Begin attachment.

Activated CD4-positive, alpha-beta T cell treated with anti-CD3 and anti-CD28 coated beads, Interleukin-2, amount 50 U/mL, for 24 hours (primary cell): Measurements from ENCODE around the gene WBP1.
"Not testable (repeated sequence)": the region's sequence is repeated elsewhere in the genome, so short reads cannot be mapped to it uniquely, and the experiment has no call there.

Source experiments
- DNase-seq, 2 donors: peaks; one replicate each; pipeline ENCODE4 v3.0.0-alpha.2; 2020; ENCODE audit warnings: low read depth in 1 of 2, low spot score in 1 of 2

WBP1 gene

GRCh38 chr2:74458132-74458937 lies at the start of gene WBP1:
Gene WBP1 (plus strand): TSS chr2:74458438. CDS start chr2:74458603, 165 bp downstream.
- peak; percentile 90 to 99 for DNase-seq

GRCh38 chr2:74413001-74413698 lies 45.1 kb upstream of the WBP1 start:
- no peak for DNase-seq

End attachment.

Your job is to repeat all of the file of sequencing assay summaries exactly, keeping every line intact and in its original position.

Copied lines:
Activated CD4-positive, alpha-beta T cell treated with anti-CD3 and anti-CD28 coated beads, Interleukin-2, amount 50 U/mL, for 24 hours (primary cell): Measurements from ENCODE around the gene WBP1.
"Not testable (repeated sequence)": the region's sequence is repeated elsewhere in the genome, so short reads cannot be mapped to it uniquely, and the experiment has no call there.

Source experiments
- DNase-seq, 2 donors: peaks; one replicate each; pipeline ENCODE4 v3.0.0-alpha.2; 2020; ENCODE audit warnings: low read depth in 1 of 2, low spot score in 1 of 2

WBP1 gene

GRCh38 chr2:74458132-74458937 lies at the start of gene WBP1:
Gene WBP1 (plus strand): TSS chr2:74458438. CDS start chr2:74458603, 165 bp downstream.
- peak; percentile 90 to 99 for DNase-seq

GRCh38 chr2:74413001-74413698 lies 45.1 kb upstream of the WBP1 start:
- no peak for DNase-seq